The Color Purple

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The Color Purple
First edition cover
AuthorAlice Walker
CountryUnited States
PublisherHarcourt Brace Jovanovich
Publication date
813.54 19
LC ClassPS3573.A425 C6 1982

The Color Purple is a 1982 epistolary novel by American author Alice Walker which won the 1983 Pulitzer Prize for Fiction and the National Book Award for Fiction.[1][a] It was later adapted into a film and musical of the same name.

The novel has been the frequent target of censors and appears on the American Library Association list of the 100 Most Frequently Challenged Books of 2000–2010 at number seventeen because of the sometimes explicit content, particularly in terms of violence.[2][3] In 2003, the book was listed on the BBC's The Big Read poll of the UK's "best-loved novels."[4]


Celie is a poor 14-year-old African-American girl living in rural Georgia in the early 1900s. She writes letters to God because her father Alphonso beats and rapes her, resulting in two children, Olivia and Adam, that he abducts. A farmer identified as "Mister" asks to marry her younger sister Nettie, and Alphonso gives him Celie instead. Mister abuses Celie physically, sexually and verbally, and his prior children mistreat her as well. Nettie runs away and stays with Celie, but Mister makes advances toward her. Celie tells her to seek help from a well-dressed black woman she saw in town. Nettie promises to write but never does, and Celie concludes that she is dead.

Mister's son Harpo falls in love with an assertive girl named Sofia, gets her pregnant and marries her. Soon they have five children. Celie is impressed by Sofia's self-esteem and asks Harpo to treat her well, but Mister chides him for what he considers weakness. In a moment of envy, Celie tells Harpo to beat Sofia. Sofia fights back and confronts Celie, who apologizes and confides in her about Mister's abuse.

Mister takes in Shug Avery, a jazz and blues singer and Mister's long-time mistress, during an illness. Celie, fascinated by photos of Shug that she found in Mister's belongings, is thrilled to have her there. Mister's father disapproves of the arrangement, reminding Mister that Shug has three out-of-wedlock children, though Mister implies that he is those children's father, upon which Mister's father leaves in disgust. While Shug is initially rude to Celie, who is nursing her, the two become friends, and Celie becomes infatuated with Shug.

Frustrated by Harpo's domineering behavior, Sofia moves out, taking her children with her. Several months later, Harpo opens a juke joint where a fully recovered Shug performs nightly. Shug stays when she learns that Mister beats Celie when she is away. Shug and Celie grow closer.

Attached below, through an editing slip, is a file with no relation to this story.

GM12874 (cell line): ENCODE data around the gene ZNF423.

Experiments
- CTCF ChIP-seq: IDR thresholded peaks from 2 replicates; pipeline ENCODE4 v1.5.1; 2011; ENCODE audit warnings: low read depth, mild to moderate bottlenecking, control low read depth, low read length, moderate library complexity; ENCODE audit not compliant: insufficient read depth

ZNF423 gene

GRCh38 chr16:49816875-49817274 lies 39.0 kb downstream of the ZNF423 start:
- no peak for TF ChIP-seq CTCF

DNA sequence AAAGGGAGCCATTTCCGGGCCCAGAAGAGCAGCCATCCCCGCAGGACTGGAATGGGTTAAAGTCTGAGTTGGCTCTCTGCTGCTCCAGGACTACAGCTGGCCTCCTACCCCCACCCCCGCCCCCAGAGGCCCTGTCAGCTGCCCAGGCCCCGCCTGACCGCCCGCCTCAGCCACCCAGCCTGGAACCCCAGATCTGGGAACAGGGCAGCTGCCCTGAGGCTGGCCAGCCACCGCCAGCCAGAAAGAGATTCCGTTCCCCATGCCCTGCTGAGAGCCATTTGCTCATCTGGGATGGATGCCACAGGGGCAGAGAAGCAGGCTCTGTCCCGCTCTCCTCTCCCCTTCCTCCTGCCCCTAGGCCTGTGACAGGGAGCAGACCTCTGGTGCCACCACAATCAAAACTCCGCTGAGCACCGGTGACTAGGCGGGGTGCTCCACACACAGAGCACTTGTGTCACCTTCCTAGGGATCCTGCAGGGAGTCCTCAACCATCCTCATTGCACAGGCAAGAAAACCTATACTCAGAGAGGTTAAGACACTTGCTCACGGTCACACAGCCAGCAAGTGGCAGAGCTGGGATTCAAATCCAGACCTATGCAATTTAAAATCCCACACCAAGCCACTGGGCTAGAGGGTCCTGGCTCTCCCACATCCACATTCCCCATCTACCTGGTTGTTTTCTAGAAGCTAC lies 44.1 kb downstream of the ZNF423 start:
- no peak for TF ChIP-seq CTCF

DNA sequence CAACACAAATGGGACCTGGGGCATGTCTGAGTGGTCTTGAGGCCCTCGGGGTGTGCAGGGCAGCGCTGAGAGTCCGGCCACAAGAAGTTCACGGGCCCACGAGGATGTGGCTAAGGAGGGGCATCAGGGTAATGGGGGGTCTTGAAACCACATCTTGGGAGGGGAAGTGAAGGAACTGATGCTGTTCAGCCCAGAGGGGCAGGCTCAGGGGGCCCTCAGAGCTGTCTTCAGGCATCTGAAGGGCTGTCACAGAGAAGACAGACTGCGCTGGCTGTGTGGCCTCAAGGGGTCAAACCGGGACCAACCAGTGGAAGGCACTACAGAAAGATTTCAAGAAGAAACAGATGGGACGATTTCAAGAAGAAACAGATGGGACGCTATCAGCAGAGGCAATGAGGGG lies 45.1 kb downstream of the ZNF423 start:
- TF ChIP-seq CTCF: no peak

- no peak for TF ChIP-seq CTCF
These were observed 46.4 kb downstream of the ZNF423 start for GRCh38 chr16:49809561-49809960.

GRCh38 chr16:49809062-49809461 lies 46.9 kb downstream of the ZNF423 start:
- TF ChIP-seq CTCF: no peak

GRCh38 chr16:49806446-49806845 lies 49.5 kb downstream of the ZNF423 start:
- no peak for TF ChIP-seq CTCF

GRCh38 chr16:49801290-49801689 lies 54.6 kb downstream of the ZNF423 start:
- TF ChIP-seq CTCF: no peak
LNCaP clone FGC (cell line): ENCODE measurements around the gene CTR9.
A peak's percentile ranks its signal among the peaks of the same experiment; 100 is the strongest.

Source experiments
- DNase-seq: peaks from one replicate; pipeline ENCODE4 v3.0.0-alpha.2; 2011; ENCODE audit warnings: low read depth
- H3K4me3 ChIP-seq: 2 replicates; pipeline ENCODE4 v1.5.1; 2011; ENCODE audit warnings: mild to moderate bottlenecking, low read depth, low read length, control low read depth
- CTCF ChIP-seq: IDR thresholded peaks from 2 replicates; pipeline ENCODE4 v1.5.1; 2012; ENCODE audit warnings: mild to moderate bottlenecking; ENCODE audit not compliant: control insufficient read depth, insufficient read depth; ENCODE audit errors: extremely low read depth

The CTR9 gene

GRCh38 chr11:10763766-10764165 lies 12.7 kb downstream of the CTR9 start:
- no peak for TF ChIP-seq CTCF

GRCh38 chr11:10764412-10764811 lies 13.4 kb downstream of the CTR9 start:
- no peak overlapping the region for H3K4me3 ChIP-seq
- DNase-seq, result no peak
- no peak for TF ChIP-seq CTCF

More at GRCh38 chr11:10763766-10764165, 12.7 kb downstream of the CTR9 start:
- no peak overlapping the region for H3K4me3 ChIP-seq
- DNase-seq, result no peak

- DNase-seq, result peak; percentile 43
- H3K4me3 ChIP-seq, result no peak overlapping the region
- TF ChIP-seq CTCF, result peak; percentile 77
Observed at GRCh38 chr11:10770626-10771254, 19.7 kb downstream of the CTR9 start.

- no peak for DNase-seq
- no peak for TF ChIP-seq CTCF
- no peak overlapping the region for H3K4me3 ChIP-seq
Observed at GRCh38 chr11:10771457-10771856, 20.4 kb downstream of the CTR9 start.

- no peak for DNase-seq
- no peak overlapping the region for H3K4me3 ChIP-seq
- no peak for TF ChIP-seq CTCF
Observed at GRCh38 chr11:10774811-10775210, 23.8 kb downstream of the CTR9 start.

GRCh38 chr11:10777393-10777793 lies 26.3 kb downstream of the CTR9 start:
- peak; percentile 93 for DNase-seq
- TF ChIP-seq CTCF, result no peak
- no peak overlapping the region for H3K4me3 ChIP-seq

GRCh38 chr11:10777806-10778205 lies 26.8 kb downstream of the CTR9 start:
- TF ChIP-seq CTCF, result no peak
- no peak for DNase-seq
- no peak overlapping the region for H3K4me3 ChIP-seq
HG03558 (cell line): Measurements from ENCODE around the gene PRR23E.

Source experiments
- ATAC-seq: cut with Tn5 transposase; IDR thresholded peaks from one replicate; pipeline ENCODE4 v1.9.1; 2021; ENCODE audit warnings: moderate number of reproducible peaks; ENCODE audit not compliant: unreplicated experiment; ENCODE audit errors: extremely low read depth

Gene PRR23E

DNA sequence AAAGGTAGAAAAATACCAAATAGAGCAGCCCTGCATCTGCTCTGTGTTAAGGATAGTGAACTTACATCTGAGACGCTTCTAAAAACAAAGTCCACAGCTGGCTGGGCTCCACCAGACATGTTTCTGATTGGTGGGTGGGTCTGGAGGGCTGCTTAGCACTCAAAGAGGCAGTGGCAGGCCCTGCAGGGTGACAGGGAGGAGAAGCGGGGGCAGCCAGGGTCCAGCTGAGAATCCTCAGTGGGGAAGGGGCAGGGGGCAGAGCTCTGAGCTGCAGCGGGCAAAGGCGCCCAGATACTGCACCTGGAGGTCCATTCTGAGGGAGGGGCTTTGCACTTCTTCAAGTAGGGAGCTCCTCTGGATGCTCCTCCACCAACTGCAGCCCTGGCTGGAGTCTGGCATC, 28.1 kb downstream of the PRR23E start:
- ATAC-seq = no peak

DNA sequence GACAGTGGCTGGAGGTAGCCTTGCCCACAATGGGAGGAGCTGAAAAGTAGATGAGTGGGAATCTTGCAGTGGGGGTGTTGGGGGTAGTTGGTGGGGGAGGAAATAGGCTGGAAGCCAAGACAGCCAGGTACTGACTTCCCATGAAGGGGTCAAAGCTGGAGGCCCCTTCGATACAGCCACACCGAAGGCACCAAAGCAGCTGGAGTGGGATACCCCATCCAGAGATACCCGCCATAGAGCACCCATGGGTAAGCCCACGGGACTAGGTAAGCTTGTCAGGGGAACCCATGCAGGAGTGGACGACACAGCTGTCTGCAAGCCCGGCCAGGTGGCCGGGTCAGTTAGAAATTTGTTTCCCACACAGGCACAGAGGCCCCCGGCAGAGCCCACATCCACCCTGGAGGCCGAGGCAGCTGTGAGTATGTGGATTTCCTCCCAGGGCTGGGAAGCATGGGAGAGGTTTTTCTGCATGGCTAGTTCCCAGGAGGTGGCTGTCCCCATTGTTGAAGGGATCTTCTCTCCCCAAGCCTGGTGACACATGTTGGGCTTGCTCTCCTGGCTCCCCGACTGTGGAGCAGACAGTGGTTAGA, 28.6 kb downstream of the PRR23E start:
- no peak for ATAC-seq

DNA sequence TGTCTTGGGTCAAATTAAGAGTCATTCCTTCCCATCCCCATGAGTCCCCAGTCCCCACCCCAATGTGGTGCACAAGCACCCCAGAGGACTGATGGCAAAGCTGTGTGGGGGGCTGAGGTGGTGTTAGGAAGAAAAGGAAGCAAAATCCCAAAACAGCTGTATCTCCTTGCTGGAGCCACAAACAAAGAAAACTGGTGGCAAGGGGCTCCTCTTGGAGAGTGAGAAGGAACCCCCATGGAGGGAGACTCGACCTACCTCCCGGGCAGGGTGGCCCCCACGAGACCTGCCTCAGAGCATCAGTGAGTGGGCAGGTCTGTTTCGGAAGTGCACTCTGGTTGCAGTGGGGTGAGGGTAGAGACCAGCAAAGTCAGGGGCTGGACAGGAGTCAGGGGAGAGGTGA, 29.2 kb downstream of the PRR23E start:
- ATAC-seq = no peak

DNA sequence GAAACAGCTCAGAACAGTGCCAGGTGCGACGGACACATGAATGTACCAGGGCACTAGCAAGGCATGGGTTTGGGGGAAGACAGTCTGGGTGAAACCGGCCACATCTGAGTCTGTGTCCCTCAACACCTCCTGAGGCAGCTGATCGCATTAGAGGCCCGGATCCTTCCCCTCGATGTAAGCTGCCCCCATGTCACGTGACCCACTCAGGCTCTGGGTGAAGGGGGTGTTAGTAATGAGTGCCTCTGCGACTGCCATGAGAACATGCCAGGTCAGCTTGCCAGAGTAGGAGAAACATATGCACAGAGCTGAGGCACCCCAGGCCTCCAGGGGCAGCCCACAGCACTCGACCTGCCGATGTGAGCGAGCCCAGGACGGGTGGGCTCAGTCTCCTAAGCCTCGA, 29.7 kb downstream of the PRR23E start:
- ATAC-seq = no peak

Sofia returns for a visit and promptly gets into a fight with Harpo's new girlfriend, Squeak, knocking Squeak's teeth out. She begins seeing a prizefighter, and while they are in town she has a verbal spat with the mayor's wife, Miss Millie. The mayor and Sofia exchange blows, whereupon the police beat Sofia, leaving her disfigured and debilitated. She is sentenced to 12 years in prison. Squeak tricks her uncle, the warden, into getting Sofia an easier sentence by saying Sofia is having an easy time in prison but would hate to be Miss Millie’s maid. The plan works, but the warden rapes Squeak. Squeak cares for Sofia's children while she is incarcerated, and the two women become friends. Sofia is released and works for Miss Millie, which she detests.

Despite being newly married to a man called Grady, Shug instigates a sexual relationship with Celie on her next visit. Shug helps Celie recover letters from Nettie that Mister hid from her for decades. Nettie befriended a missionary couple, Samuel and Corrine, the well-dressed woman Celie saw in the store. Nettie accompanied them to Africa to do missionary work, Samuel and Corrine having unwittingly adopted Adam and Olivia. Corrine, noticing her adopted children resemble Nettie, wonders if Samuel fathered the children with Nettie. Increasingly suspicious, Corrine tries to limit Nettie's role in her family.

Through her letters, Nettie reveals she is disillusioned with missionary work. Corrine became ill with a fever, and Nettie asked Samuel to tell her how he adopted Olivia and Adam. Realizing Adam and Olivia are Celie's children, Nettie then learned Alphonso is her and Celie's stepfather. Their actual father was a store owner that white men lynched because they resented his success. She also learned their mother suffered a mental collapse after her husband's death and Alphonso exploited the situation to control their mother's considerable wealth.